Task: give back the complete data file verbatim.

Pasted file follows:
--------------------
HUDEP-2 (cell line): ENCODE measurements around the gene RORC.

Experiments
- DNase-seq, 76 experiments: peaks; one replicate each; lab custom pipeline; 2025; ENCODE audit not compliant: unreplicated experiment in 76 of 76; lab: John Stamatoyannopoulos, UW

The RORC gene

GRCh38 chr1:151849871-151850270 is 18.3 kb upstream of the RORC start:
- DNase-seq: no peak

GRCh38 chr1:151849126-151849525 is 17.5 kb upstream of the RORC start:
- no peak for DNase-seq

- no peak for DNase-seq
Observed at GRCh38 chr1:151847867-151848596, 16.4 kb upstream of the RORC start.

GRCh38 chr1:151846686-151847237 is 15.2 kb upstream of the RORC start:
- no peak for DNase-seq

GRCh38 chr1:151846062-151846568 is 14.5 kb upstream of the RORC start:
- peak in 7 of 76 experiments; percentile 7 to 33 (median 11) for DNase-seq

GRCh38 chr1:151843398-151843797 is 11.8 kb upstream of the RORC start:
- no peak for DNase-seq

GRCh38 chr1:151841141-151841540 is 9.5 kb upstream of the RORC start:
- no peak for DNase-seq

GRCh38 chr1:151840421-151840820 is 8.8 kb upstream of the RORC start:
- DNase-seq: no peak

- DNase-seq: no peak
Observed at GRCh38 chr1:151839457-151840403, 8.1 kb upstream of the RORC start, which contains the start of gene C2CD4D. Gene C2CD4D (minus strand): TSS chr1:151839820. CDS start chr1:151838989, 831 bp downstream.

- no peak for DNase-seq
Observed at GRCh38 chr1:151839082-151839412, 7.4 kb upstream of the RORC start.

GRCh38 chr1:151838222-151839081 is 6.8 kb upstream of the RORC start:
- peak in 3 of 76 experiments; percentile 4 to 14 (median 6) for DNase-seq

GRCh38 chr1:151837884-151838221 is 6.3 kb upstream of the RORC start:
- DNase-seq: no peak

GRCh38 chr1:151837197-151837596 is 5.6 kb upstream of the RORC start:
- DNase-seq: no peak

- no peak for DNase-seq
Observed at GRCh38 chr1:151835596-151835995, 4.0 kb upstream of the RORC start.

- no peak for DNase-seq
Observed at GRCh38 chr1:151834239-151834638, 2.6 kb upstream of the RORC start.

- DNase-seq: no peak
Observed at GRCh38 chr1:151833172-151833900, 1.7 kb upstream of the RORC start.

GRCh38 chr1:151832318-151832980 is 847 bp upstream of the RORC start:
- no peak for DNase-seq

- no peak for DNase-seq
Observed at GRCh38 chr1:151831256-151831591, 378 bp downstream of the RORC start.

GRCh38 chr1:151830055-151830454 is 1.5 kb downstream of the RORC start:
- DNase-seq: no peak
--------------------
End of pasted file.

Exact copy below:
HUDEP-2 (cell line): ENCODE measurements around the gene RORC.

Experiments
- DNase-seq, 76 experiments: peaks; one replicate each; lab custom pipeline; 2025; ENCODE audit not compliant: unreplicated experiment in 76 of 76; lab: John Stamatoyannopoulos, UW

The RORC gene

GRCh38 chr1:151849871-151850270 is 18.3 kb upstream of the RORC start:
- DNase-seq: no peak

GRCh38 chr1:151849126-151849525 is 17.5 kb upstream of the RORC start:
- no peak for DNase-seq

- no peak for DNase-seq
Observed at GRCh38 chr1:151847867-151848596, 16.4 kb upstream of the RORC start.

GRCh38 chr1:151846686-151847237 is 15.2 kb upstream of the RORC start:
- no peak for DNase-seq

GRCh38 chr1:151846062-151846568 is 14.5 kb upstream of the RORC start:
- peak in 7 of 76 experiments; percentile 7 to 33 (median 11) for DNase-seq

GRCh38 chr1:151843398-151843797 is 11.8 kb upstream of the RORC start:
- no peak for DNase-seq

GRCh38 chr1:151841141-151841540 is 9.5 kb upstream of the RORC start:
- no peak for DNase-seq

GRCh38 chr1:151840421-151840820 is 8.8 kb upstream of the RORC start:
- DNase-seq: no peak

- DNase-seq: no peak
Observed at GRCh38 chr1:151839457-151840403, 8.1 kb upstream of the RORC start, which contains the start of gene C2CD4D. Gene C2CD4D (minus strand): TSS chr1:151839820. CDS start chr1:151838989, 831 bp downstream.

- no peak for DNase-seq
Observed at GRCh38 chr1:151839082-151839412, 7.4 kb upstream of the RORC start.

GRCh38 chr1:151838222-151839081 is 6.8 kb upstream of the RORC start:
- peak in 3 of 76 experiments; percentile 4 to 14 (median 6) for DNase-seq

GRCh38 chr1:151837884-151838221 is 6.3 kb upstream of the RORC start:
- DNase-seq: no peak

GRCh38 chr1:151837197-151837596 is 5.6 kb upstream of the RORC start:
- DNase-seq: no peak

- no peak for DNase-seq
Observed at GRCh38 chr1:151835596-151835995, 4.0 kb upstream of the RORC start.

- no peak for DNase-seq
Observed at GRCh38 chr1:151834239-151834638, 2.6 kb upstream of the RORC start.

- DNase-seq: no peak
Observed at GRCh38 chr1:151833172-151833900, 1.7 kb upstream of the RORC start.

GRCh38 chr1:151832318-151832980 is 847 bp upstream of the RORC start:
- no peak for DNase-seq

- no peak for DNase-seq
Observed at GRCh38 chr1:151831256-151831591, 378 bp downstream of the RORC start.

GRCh38 chr1:151830055-151830454 is 1.5 kb downstream of the RORC start:
- DNase-seq: no peak